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Seasonal to Interannual Forecasts

North American Extreme Weather Risk Forecasts

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Experimental short lead-time (7-14 day) extreme weather risk assessment forecasts are now available for the United States and Canada. The forecasts are based on observed relationships between the probability of certain extreme weather events in North America and variations in the Pacific North American (PNA), Northern Annual Mode (NAM), and El Niño/Southern Oscillation circulation patterns. These pages focus specifically on the relationship between extreme weather risk and the PNA pattern.

Extreme events forecasted by this method are:

An event is characterized as “extreme” if it exceeds ± 1.5 standard deviations from the long-term mean on a particular day.

Current PNA Conditions

See the National Weather Service's Climate Prediction Center PNA web page for current PNA conditions.

PNA Forecast

Determining the current forecast for the risk of extreme weather events in the Pacific Northwest (PNW) (or other parts of the country) is a two step process:

STEP 1: Obtain the most recent forecast of the phase of the PNA.

STEP 2: Obtain information about the likelihood of the extreme event of interest under the forecasted phase of the PNA.

You can look up general information about the likelihood of different extreme events in the PNW in the table below. Click on the links in the table to obtain information about a specific location in the region. Alternatively, you can look up information on all types of extreme events for a specific location. Similar products have been developed for the entire United States and for Canada.

Relative probability of extreme weather events in the Pacific Northwest
Extreme Weather Event Positive PNA Days
(PNA index > +1)
Negative PNA Days
(PNA index < -1)
Definitions and Thresholds

Snow
For information about the historical occurrence of snowfall for Pacific Northwest (PNW) locations, view statistics on maps.

For more details about the historical distribution of snowfall events, select an individual station from a list or from a map.

Snow has never occurred (since 1948) in the Puget Sound lowlands on a positive PNA day (see map).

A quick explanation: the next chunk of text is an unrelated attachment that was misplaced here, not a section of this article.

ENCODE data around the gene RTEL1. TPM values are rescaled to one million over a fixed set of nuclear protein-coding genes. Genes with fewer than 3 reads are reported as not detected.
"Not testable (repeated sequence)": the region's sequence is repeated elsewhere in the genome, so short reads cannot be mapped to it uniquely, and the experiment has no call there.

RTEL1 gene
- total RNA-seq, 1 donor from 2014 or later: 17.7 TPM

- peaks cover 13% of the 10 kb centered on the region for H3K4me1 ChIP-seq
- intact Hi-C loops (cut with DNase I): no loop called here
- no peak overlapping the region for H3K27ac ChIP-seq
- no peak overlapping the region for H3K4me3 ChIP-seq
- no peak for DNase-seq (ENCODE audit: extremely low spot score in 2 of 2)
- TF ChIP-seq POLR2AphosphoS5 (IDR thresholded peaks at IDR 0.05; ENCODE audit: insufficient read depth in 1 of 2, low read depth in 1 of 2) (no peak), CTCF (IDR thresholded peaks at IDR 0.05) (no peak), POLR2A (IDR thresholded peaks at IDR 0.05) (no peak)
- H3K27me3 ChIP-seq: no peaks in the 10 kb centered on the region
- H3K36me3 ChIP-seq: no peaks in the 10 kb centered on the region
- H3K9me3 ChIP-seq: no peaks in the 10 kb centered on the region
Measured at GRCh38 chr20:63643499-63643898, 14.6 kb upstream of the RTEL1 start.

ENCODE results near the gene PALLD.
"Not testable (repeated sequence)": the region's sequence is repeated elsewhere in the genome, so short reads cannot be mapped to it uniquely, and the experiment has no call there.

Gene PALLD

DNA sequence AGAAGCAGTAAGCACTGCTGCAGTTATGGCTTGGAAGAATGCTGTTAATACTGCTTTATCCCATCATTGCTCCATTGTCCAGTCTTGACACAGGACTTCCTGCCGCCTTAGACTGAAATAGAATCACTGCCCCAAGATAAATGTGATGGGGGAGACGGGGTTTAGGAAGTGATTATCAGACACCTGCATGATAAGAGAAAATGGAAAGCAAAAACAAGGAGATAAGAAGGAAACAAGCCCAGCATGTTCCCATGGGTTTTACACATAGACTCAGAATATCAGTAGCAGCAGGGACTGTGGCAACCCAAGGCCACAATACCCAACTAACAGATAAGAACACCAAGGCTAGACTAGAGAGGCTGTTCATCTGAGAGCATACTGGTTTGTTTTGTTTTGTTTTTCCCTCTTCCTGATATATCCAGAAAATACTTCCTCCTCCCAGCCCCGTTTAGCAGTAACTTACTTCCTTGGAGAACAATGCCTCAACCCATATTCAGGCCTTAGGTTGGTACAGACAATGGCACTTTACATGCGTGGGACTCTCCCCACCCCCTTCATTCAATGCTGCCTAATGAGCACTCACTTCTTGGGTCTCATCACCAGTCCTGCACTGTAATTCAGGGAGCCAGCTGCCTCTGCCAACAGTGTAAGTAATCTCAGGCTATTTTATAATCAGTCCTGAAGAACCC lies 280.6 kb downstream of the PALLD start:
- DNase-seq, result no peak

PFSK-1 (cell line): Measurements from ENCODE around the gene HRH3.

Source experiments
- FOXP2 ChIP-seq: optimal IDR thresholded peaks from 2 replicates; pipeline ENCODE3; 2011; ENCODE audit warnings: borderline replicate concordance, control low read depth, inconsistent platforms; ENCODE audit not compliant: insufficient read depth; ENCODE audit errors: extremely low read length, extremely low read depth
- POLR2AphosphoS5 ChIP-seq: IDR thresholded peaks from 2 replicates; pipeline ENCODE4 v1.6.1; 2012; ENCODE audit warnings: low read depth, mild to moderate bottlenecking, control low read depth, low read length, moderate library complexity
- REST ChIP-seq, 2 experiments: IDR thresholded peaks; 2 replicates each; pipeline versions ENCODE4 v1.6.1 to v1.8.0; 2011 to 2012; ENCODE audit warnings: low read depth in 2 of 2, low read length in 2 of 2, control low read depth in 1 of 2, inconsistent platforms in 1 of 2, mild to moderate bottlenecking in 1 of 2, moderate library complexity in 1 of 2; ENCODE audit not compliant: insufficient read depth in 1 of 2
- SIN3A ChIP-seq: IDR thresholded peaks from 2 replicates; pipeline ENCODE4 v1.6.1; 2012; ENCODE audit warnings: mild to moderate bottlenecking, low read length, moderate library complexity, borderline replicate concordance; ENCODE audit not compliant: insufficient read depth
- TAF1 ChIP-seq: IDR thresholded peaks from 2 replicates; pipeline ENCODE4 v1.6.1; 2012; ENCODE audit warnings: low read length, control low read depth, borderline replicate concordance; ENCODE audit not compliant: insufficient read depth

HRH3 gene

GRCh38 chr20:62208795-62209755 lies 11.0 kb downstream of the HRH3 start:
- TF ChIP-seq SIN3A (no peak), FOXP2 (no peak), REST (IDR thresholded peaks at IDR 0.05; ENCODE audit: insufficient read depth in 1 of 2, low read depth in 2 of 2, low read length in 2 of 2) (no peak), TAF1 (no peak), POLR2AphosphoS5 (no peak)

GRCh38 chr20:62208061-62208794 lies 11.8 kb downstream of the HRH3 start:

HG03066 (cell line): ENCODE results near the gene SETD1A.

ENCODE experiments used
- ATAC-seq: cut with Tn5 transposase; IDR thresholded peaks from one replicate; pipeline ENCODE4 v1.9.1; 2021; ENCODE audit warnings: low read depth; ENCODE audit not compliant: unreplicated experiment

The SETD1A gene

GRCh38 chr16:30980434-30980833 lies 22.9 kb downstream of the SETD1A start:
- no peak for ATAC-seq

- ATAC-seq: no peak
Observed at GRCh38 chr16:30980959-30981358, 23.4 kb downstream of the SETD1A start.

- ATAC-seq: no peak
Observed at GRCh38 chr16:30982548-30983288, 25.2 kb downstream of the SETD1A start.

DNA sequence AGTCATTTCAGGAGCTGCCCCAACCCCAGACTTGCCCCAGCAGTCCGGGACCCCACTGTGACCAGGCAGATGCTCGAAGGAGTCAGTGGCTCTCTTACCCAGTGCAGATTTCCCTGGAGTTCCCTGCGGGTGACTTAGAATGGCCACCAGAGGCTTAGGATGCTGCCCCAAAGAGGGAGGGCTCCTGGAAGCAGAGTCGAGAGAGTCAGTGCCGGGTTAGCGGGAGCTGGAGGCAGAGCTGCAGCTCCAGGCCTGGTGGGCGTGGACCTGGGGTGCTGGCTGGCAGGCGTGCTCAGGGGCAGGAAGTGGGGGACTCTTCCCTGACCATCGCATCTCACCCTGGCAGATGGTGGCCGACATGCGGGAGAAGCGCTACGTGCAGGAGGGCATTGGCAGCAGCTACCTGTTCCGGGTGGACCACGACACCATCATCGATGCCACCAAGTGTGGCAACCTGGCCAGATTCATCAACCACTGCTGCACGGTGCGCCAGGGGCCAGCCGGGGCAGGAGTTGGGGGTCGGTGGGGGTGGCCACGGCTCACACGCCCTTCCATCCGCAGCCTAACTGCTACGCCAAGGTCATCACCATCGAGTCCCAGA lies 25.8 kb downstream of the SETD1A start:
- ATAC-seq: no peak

High snow events are 2-4+ times more likely during negative PNA than positive PNA, depending on location (see map).

Snow is defined as total daily snowfall, measured as liquid water equivalent.

Extreme snow events are days on which the snow amount was in the top 20% of the 1948-1997 November-March days with measurable recorded snow.

Maps showing threshold values of extreme high snow events can be found here.

Daily high temperatures
For information about historical PNW daily maximum temperatures, view statistics on maps.

For details about the historical distribution of daily high temperatures, select an individual station from a list or from a map.

PNW locations are 2-4 times more likely to experience an extremely high daily maximum temperature on positive vs. negative PNA days, depending on location (see map).

PNW locations are 2-4 times more likely to experience an extremely low daily maximum temperature on negative vs. positive PNA days, depending on location (see map).

Extreme high daily maximum temperature events are defined as days on which the daily recorded maximum temperature was in the highest 1/15th (top 6.7%) of all the 1948-1997 November-March TMAX observations.

Extreme low daily maximum temperature events are defined as days on which the daily recorded maximum temperature was in the lowest 1/15th (bottom 6.7%) of all the 1948-1997 November-March TMAX observations.

Maps showing threshold values of extreme high and low daily maximum temperatures can be found here.

Daily low temperatures
For information about historical PNW daily minimum temperatures, view statistics on maps.

For details about the historical distribution of daily low temperatures, select an individual station from a list or from a map.

PNW stations are 2-4+ times more likely to experience an extremely high daily minimum temperature on positive vs. negative PNA days, depending on location (see map).

PNW stations are 2-4+ times more likely to experience an extremely low daily minimum temperature on negative vs. positive PNA days, depending on location (see map).

Extreme high daily minimum temperature events are defined as days on which the daily recorded minimum temperature was in the highest 1/15th (top 6.7%) of all the 1948-1997 November-March TMAX observations.

Extreme low daily minimum temperature events are defined as days on which the daily recorded minimum temperature was in the lowest 1/15th (bottom 6.7%) of all the 1948-1997 November-March TMAX observations.

Maps showing threshold values of extreme high and low daily minimum temperatures can be found here.

High precipitation
For information about historical PNW precipitation, view statistics on maps.

For details about the historical distribution of precipitation events, select an individual station from a list or from a map.

Small variable effect on extreme high precipitation events depending on location (see map).

Variable effect on precipitation events depending on location (see map).

Precipitation (PRCP) is defined as total daily liquid water equivalent.

Extreme high PRCP events are defined as days in which the PRCP amount was in the top 20% of the 1948-1997 November-March days with measurable recorded PRC.

Maps showing extreme high PRCP threshold values can be found here.

Recent conditions

NOAA's National Center for Environmental Prediction shows the values of the PNA index for the past 120 days here (the black line in the first panel of the figure).